San Francisco Approves 220-Square-Foot “Apartmentlets”
November 27, 2012
SMARTSPACE SoMa, a recently constructed 23-unit building in San Francisco’s South of Market district, by the Berkeley developer Panoramic Interests. The project includes micro-units of around 300 square feet.
Reinvigorating the tiny dwelling movement with new but perhaps depressing life, San Francisco’s Board of Supervisors voted to approve a measure allowing 375 market-rate micro-units to be developed in the city. At 220 square feet, the micro-flats will be more spacious than the world’s narrowest house, but you could pack three of them into a single BART car and still have room for a Mini Cooper or two. The previous standards were already minuscule; the minimum unit size topped out at 290 square feet, just under the 300-square-foot dwellings Mayor Michael Bloomberg proposed for New York earlier this year. Take that, Manhattan? Continue.
A rendering by Panoramic Interests, an advocate of tiny apartments in San Francisco.
The “units,” which are expected to rent for between $1,300 and $1,500 per month, offer non-claustrophobic San Franciscans a relatively cheap option compared with the $2,075 monthly rent that the average studio apartment fetches. And given that San Francisco has the most expensive rent of any city in the U.S., the downsize does count for something. “To confront San Francisco’s rising housing affordability crisis, we must be creative and flexible,” the legislation’s sponsor, Supervisor Scott Wiener, said in a statement. “Allowing the construction of these units is one tool to alleviate the pressure that is making vacancies scarce and driving rental prices out of the reach of many who wish to live here.” And he does mean many—these indoor parklets permit up to two residents!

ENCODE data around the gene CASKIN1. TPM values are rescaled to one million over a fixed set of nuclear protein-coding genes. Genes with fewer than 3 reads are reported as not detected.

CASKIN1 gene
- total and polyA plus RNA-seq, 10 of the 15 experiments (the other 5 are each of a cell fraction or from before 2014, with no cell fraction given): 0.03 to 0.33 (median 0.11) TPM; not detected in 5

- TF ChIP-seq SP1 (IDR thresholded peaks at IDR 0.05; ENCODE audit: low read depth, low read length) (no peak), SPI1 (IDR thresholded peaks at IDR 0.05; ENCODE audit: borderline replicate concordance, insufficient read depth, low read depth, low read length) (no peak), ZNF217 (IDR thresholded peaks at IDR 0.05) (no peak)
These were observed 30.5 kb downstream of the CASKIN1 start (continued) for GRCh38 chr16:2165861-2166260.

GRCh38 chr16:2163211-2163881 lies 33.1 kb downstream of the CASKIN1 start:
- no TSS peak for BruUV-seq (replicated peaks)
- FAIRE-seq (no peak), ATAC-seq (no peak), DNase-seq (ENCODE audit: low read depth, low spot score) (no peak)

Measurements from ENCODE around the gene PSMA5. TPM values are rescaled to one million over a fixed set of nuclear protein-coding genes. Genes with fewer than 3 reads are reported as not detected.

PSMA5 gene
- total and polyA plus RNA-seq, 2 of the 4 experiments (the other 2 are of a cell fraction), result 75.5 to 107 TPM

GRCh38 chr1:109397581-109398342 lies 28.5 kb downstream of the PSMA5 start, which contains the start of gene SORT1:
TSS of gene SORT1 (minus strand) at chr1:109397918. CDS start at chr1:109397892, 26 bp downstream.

The good news is that the cap of 375 market-rate mailboxes apartments will allow the city to test how the units affect the rental economy: will they really alleviate demand or just send the rents for larger spaces even higher? Meanwhile, the number of tiny dwellings low-income individuals, students, and seniors is left open (though there isn’t a mandated number, either).
As with condos, so with micros: San Franciscans looking for a better deal on their mini-pads can always go to San Jose, where the Daily News says a 42-unit building offering 300-square-foot units at $650 a pop has been full up since it opened last spring.
All images: courtesy of Panoramic Interests
[via the San Francisco Chronicle]